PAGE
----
2020 (English)In: Personal and Ubiquitous Computing, ISSN 1617-4909, E-ISSN 1617-4917Article in journal (Refereed) Epub ahead of print
Abstract [en]

The advances in Internet of things lead to an increased number of devices generating and streaming data. These devices can be useful data sources for activity recognition by using machine learning. However, the set of available sensors may vary over time, e.g. due to mobility of the sensors and technical failures. Since the machine learning model uses the data streams from the sensors as input, it must be able to handle a varying number of input variables, i.e. that the feature space might change over time. Moreover, the labelled data necessary for the training is often costly to acquire. In active learning, the model is given a budget for requesting labels from an oracle, and aims to maximize accuracy by careful selection of what data instances to label. It is generally assumed that the role of the oracle only is to respond to queries and that it will always do so. In many real-world scenarios however, the oracle is a human user and the assumptions are simplifications that might not give a proper depiction of the setting. In this work we investigate different interactive machine learning strategies, out of which active learning is one, which explore the effects of an oracle that can be more proactive and factors that might influence a user to provide or withhold labels. We implement five interactive machine learning strategies as well as hybrid versions of them and evaluate them on two datasets. The results show that a more proactive user can improve the performance, especially when the user is influenced by the accuracy of earlier predictions. The experiments also highlight challenges related to evaluating performance when the set of classes is changing over time.

Place, publisher, year, edition, pages
Springer, 2020
Keywords
machine learning, interactive machine learning, active learning, machine teaching, online learning, sensor data
National Category
Other Computer and Information Science Computer Sciences
Identifiers
urn:nbn:se:mau:diva-17434 (URN)10.1007/s00779-020-01414-2 (DOI)000538990600002 ()2-s2.0-85086152913 (Scopus ID)
Note

Correction available: https://doi.org/10.1007/s00779-020-01465-5

Available from: 2020-06-07 Created: 2020-06-07 Last updated: 2024-02-05Bibliographically approved
4. The Effects of Reluctant and Fallible Users in Interactive Online Machine Learning
Open this publication in new window or tab >>The Effects of Reluctant and Fallible Users in Interactive Online Machine Learning
2020 (English)In: Proceedings of the Workshop on Interactive Adaptive Learning co-located with European Conference on Machine Learning and Principles and Practice of Knowledge Discovery in Databases (ECML PKDD 2020) / [ed] Daniel Kottke, Georg Krempl, Vincent Lemaire, Andreas Holzinger & Adrian Calma, CEUR Workshops , 2020, p. 55-71Conference paper, Published paper (Refereed)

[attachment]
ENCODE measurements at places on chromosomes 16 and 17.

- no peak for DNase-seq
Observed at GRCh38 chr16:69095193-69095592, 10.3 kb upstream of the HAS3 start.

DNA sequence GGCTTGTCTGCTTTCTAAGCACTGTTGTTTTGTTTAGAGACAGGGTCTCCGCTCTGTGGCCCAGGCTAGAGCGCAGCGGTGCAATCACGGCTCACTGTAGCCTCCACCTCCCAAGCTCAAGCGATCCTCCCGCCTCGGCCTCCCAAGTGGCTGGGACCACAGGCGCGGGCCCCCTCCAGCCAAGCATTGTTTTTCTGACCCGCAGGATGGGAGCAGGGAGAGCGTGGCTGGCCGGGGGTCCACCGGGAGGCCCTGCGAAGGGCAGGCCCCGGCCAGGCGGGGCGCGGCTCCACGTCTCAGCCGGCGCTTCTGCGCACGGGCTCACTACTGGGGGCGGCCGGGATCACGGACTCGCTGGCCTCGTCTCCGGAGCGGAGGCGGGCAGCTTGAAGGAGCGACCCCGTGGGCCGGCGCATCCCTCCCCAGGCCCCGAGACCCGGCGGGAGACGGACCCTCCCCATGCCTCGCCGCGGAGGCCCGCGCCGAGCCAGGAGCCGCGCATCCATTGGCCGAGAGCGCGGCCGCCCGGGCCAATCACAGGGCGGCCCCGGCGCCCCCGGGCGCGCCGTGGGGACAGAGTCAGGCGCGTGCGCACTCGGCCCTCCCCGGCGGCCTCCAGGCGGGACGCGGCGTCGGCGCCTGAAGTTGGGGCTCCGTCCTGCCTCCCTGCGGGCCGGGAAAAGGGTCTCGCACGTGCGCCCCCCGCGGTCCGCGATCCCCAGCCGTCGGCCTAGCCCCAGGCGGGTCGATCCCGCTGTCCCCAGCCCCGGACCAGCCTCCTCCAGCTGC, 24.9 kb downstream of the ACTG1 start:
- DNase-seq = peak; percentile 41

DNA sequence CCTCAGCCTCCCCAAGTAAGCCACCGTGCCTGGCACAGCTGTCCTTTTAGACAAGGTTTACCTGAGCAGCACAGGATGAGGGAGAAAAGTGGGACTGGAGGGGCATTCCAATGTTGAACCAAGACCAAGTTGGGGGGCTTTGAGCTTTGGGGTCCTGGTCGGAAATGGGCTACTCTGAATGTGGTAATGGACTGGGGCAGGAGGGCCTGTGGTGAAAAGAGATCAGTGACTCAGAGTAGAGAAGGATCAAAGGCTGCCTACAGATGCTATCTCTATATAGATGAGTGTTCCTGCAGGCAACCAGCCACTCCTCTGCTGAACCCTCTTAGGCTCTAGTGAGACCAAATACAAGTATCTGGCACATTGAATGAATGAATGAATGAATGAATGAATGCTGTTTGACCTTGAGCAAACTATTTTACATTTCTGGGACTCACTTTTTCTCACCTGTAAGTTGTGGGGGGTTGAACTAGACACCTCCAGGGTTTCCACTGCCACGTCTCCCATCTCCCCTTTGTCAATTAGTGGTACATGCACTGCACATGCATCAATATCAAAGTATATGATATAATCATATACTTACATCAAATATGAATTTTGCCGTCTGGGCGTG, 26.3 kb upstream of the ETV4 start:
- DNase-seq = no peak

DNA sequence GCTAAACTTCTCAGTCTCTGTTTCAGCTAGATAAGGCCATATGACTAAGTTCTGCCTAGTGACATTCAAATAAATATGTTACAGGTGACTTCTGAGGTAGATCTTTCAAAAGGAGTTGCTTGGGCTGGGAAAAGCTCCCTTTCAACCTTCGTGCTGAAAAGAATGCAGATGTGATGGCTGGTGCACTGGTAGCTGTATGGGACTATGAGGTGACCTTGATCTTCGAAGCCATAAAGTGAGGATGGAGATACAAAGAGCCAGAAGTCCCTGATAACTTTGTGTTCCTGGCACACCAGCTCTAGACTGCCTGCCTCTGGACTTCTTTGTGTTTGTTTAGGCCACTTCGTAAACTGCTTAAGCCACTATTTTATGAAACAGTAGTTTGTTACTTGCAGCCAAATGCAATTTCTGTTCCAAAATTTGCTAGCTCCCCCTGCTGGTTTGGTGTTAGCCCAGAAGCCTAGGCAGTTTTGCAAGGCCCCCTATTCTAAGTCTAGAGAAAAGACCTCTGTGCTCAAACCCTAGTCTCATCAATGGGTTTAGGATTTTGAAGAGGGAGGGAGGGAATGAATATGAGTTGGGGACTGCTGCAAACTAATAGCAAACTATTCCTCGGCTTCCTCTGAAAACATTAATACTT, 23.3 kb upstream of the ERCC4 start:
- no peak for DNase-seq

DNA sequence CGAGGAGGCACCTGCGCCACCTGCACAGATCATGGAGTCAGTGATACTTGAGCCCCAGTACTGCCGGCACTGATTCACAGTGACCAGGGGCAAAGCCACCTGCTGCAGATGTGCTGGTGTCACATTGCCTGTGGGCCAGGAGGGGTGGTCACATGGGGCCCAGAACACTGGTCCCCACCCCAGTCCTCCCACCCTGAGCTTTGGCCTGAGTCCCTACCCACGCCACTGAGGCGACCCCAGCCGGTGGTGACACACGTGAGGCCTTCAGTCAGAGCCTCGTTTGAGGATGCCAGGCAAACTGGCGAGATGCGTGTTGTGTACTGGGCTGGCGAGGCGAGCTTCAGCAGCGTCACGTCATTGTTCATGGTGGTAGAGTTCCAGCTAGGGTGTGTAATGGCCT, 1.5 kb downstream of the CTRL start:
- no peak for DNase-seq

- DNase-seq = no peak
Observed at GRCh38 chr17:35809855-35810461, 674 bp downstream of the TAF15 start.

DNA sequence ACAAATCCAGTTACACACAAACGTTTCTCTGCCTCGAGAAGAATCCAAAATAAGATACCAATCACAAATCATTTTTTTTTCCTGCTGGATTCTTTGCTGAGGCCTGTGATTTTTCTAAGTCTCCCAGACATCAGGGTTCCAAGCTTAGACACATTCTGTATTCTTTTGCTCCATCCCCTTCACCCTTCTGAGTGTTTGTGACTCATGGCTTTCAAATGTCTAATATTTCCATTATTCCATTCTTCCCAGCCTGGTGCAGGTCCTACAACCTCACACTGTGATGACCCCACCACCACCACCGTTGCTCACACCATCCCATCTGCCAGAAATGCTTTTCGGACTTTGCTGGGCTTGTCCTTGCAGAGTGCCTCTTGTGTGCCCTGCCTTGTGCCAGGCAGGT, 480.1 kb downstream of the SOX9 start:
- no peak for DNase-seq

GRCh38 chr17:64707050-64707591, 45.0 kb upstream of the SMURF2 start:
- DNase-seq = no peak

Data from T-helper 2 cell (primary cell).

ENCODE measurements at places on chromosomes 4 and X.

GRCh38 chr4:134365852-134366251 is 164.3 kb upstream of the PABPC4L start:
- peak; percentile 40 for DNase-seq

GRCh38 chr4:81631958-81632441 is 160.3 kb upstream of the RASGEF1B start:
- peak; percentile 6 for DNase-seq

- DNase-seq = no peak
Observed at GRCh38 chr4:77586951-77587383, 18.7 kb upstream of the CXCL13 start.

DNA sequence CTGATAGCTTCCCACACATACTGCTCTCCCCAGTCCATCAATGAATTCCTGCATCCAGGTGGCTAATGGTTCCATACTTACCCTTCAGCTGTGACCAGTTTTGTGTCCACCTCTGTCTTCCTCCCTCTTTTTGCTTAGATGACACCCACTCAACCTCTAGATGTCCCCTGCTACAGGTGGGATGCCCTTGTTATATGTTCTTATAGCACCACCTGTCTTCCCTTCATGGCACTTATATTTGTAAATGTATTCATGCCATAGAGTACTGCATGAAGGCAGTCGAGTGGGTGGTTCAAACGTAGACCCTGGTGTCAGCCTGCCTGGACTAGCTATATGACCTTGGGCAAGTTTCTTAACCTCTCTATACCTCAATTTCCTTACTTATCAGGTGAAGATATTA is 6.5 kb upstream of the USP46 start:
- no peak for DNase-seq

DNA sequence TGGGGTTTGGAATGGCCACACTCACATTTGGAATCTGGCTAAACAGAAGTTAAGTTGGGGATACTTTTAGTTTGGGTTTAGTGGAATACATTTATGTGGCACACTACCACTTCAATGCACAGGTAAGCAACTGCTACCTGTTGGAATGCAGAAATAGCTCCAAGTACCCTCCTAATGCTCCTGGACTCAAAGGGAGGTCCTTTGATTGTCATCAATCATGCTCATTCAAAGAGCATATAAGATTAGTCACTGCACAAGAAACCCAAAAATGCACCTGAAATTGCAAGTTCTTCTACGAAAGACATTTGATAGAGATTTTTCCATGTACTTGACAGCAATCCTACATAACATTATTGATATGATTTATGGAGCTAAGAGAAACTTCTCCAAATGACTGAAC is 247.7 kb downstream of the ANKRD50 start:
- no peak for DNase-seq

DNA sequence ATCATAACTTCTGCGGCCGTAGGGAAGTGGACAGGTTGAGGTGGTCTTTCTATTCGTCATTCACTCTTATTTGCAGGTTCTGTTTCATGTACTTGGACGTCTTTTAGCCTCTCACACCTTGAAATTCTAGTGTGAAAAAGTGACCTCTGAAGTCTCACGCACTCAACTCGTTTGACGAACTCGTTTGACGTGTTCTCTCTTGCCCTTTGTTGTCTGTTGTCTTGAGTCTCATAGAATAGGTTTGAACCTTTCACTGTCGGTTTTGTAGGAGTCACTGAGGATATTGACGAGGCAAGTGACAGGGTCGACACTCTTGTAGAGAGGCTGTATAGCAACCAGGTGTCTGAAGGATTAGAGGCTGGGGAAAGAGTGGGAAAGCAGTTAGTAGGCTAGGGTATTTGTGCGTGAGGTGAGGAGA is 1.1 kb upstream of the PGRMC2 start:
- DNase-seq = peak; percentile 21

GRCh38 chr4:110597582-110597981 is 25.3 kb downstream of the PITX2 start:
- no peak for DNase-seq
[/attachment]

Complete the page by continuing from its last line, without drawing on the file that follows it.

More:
Abstract [en]

In interactive machine learning it is important to select the most informative data instances to label in order to minimize the effort of the human user. There are basically two categories of interactive machine learning. In the first category, active learning, it is the computational learner that selects which data to be labelled by the human user, whereas in the second one, machine teaching, the selection is done by the human teacher. It is often assumed that the human user is a perfect oracle, i.e., a label will always be provided in accordance with the interactive learning strategy and that this label will always be correct. In real-world scenarios however, these assumptions typically do not hold. In this work, we investigate how the reliability of the user providing labels affects the performance of online machine learning. Specifically, we study reluctance, i.e., to what extent the user does not provide labels in accordance with the strategy, and fallibility, i.e., to what extent the provided labels are incorrect. We show results of experiments on a benchmark dataset as well as a synthetically created dataset. By varying the degree of reluctance and fallibility of the user, the robustness of the different interactive learning strategies and machine learning algorithms is explored. The experiments show that there is a varying robustness of the strategies and algorithms. Moreover, certain machine learning algorithms are more robust towards reluctance compared to fallibility, while the opposite is true for others

Place, publisher, year, edition, pages
CEUR Workshops, 2020
Series
CEUR Workshop Proceedings, E-ISSN 1613-0073
National Category
Software Engineering
Identifiers
urn:nbn:se:mau:diva-17673 (URN)
Conference
Interactive Adaptive Learning 2020, Ghent, Belgium, September 14th, 2020.
Available from: 2020-07-03 Created: 2020-07-03 Last updated: 2023-12-28Bibliographically approved

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Tegen, Agnes